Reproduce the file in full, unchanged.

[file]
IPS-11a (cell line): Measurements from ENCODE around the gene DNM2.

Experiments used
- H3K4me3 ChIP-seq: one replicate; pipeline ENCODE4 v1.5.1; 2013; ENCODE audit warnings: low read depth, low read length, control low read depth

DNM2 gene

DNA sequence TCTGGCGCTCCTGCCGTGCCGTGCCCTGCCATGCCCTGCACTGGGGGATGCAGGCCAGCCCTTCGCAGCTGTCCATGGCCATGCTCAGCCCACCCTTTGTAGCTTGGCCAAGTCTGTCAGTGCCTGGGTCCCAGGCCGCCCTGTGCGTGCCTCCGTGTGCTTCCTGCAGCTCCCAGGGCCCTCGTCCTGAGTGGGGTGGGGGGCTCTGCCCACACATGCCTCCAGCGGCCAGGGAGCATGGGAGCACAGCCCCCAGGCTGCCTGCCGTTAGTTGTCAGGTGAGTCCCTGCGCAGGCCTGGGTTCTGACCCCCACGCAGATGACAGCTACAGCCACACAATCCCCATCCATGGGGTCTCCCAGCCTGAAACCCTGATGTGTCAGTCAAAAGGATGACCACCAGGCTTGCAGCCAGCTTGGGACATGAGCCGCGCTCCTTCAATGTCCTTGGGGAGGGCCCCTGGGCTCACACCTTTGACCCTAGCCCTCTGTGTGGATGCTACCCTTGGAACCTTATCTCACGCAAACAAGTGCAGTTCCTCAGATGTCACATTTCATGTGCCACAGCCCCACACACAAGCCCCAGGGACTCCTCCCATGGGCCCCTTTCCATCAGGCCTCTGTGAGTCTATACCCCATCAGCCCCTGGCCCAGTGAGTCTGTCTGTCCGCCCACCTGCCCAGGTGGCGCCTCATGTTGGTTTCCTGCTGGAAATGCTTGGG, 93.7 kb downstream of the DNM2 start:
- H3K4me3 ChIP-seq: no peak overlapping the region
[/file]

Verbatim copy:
IPS-11a (cell line): Measurements from ENCODE around the gene DNM2.

Experiments used
- H3K4me3 ChIP-seq: one replicate; pipeline ENCODE4 v1.5.1; 2013; ENCODE audit warnings: low read depth, low read length, control low read depth

DNM2 gene

DNA sequence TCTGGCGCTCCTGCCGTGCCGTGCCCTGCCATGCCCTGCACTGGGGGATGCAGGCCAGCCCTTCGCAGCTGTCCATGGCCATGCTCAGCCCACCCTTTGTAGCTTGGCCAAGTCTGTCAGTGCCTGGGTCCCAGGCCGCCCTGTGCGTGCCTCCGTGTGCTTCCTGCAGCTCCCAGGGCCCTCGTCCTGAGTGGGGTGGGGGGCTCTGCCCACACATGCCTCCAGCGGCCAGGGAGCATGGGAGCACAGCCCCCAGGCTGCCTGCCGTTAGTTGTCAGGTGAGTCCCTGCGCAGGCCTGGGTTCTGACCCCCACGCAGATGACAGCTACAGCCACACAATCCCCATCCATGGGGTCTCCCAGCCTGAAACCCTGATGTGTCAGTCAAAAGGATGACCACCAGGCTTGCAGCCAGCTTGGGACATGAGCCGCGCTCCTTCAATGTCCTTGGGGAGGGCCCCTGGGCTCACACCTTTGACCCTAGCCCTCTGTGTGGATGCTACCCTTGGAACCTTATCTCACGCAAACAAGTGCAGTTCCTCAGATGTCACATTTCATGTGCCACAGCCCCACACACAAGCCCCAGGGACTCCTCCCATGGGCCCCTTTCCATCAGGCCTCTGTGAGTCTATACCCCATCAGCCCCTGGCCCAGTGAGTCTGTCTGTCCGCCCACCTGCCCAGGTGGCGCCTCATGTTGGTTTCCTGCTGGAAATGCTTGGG, 93.7 kb downstream of the DNM2 start:
- H3K4me3 ChIP-seq: no peak overlapping the region